The Characteristics of Contentment

contentment1While watching the Kansas Jayhawks play basketball on Saturday, I became keenly aware of the intent and goal of each of the commercials on TV.  They were designed to arouse a sense of dissatisfaction and an incensed desire.

The pitch lines may have been a little different, but the message was the same:

  • You can’t be happy and fulfilled with the life you have—unless you buy our product.
  • You will never be whole and feel like you belong—unless you join our group or support our cause.

The more you believe the lies of the world, the more you will feel like somebody owes you some- thing. This breeds a sense of entitlement that can be the onset of resentment, and resentment and contentment cannot coexist.

This constant onslaught of “something must be bought” to find happiness and fulfillment or “the world owes you” is foreign to the thinking of the Apostle Paul:

Now godliness combined with contentment brings great profit.  For we have brought nothing into this world and so we cannot take a single thing out either.  But if we have food and shelter, we will be satisfied with that (I Timothy 6:6-8).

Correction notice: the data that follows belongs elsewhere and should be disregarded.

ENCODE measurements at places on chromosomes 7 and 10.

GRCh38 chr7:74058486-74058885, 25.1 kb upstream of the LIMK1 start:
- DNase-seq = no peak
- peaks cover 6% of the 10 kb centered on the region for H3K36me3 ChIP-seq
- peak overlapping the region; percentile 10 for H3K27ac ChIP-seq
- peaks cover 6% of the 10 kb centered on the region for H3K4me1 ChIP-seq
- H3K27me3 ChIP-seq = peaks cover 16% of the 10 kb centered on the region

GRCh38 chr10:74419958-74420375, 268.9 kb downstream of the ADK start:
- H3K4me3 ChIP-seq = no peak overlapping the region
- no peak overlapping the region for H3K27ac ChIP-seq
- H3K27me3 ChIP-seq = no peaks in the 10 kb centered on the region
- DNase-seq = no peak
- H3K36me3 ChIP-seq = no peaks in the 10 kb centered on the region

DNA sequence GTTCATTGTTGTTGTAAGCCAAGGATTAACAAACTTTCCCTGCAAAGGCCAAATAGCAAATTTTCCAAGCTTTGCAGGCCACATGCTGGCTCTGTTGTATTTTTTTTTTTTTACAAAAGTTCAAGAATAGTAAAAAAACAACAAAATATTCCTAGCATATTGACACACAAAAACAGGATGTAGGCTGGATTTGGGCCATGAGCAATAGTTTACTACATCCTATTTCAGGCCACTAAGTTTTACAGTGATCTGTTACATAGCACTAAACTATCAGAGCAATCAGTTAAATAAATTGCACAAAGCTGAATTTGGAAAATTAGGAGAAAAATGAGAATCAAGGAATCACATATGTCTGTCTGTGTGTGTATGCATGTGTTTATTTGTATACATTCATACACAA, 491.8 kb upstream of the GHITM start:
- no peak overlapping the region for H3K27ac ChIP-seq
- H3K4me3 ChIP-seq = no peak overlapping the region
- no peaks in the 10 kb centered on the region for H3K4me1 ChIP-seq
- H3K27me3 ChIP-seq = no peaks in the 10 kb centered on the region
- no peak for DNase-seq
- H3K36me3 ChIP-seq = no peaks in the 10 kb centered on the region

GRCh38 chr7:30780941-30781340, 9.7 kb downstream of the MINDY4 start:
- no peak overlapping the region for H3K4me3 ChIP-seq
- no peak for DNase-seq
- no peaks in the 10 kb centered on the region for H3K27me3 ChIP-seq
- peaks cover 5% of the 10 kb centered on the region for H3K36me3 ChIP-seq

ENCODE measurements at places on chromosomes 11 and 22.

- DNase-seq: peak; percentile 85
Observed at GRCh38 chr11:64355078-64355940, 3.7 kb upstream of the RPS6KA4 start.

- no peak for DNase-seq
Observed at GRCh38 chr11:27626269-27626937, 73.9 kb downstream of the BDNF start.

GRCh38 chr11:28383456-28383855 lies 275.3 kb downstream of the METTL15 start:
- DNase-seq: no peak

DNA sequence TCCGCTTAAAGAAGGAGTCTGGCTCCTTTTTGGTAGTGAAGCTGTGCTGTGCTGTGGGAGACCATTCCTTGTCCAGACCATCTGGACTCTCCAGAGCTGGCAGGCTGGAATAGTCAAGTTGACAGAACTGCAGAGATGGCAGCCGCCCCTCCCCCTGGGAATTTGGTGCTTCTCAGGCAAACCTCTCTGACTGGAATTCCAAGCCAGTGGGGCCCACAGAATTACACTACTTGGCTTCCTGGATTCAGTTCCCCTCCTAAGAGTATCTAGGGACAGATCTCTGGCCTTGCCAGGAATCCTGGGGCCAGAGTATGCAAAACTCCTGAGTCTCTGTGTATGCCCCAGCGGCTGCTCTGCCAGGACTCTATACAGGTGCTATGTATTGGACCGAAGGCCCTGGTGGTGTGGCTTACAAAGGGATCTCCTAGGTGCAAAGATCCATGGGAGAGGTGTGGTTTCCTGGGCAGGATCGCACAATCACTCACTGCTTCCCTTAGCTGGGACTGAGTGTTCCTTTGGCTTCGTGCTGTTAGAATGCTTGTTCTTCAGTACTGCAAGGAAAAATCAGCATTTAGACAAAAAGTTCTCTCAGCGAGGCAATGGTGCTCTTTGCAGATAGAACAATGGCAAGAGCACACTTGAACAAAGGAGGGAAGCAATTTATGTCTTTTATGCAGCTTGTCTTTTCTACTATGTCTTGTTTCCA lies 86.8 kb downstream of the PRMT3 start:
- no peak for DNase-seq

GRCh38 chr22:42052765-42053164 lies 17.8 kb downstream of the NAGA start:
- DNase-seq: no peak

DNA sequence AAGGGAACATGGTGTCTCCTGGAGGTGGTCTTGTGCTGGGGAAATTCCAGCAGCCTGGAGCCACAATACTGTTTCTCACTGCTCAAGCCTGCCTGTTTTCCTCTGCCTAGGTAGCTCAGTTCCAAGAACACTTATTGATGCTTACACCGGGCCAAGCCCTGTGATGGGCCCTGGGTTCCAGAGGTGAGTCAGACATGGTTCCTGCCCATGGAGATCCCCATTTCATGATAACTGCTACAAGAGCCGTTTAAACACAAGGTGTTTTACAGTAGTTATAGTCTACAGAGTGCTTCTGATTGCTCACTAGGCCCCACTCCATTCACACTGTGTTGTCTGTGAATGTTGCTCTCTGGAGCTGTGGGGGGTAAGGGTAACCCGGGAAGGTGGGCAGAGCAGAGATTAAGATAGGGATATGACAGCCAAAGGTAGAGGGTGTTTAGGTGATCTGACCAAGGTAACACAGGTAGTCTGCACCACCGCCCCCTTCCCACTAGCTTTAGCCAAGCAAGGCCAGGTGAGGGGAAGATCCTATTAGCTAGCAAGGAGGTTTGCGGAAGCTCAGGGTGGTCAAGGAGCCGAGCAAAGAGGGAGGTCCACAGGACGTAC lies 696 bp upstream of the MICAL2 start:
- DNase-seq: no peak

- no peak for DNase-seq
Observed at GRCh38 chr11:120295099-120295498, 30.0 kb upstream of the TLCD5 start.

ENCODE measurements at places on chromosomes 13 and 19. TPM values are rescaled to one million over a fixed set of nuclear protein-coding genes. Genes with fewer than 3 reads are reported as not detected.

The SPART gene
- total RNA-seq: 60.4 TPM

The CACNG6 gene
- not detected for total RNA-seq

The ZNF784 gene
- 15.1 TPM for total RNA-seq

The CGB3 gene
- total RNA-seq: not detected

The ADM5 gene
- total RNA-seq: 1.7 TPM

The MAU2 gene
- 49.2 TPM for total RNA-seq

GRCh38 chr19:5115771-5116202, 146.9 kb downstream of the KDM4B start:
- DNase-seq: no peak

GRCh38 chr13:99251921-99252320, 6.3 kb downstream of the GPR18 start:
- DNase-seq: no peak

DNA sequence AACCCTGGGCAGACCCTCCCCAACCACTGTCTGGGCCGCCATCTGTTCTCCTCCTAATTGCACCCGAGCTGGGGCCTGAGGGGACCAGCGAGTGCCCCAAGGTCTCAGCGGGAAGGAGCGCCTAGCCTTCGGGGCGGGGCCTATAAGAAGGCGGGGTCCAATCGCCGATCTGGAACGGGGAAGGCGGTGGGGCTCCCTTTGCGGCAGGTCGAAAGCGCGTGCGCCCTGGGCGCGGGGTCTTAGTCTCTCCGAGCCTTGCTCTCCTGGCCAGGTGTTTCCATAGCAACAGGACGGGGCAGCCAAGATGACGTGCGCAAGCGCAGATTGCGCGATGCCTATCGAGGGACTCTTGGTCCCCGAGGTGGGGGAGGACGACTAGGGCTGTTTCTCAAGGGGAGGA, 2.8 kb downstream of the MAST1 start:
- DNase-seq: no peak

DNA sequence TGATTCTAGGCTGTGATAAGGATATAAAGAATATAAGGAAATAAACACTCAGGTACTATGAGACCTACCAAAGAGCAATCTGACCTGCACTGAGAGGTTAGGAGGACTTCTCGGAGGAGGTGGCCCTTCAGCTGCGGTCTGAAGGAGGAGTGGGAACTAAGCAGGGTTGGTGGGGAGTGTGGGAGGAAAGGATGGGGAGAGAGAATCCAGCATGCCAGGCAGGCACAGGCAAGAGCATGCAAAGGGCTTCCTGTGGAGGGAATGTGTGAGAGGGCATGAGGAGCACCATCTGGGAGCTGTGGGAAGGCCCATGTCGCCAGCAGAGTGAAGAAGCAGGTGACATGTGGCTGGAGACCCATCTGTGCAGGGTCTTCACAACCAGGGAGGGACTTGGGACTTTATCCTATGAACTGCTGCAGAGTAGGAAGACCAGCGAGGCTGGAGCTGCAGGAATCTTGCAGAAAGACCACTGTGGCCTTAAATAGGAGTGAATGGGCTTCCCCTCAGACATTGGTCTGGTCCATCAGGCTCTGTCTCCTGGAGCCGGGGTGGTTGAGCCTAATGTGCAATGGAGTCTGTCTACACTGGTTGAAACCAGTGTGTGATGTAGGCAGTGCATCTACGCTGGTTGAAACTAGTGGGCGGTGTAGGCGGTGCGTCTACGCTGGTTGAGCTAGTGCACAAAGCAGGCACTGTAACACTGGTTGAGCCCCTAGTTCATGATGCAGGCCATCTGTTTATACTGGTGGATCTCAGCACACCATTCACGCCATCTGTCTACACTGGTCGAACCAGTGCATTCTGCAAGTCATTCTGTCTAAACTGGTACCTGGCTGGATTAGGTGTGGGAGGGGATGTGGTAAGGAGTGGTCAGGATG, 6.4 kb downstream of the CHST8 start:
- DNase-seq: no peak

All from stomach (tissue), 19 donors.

Notice the characteristics of contentment:

  • Godliness is enhanced by the presence of contentment
  • There is the realization that you were born with nothing and there is nothing in this world that you can take to heaven with you when you die
  • You are satisfied with the blessings God has given you and do not resent the manner in which He blesses others
  • The key to contentment is the content of your life, and Paul called this godliness

If want to hear the expression of contentment, take a moment to read Psalm 145.  In the first two verses of this Psalm you’ll find the words “praise” and “bless” repeated.  These are the words of contentment not resentment.

Here’s a thought to keep you thinking:   “Many people lose the small joys in the hope for the big happiness ( Pearl S. Buck).”

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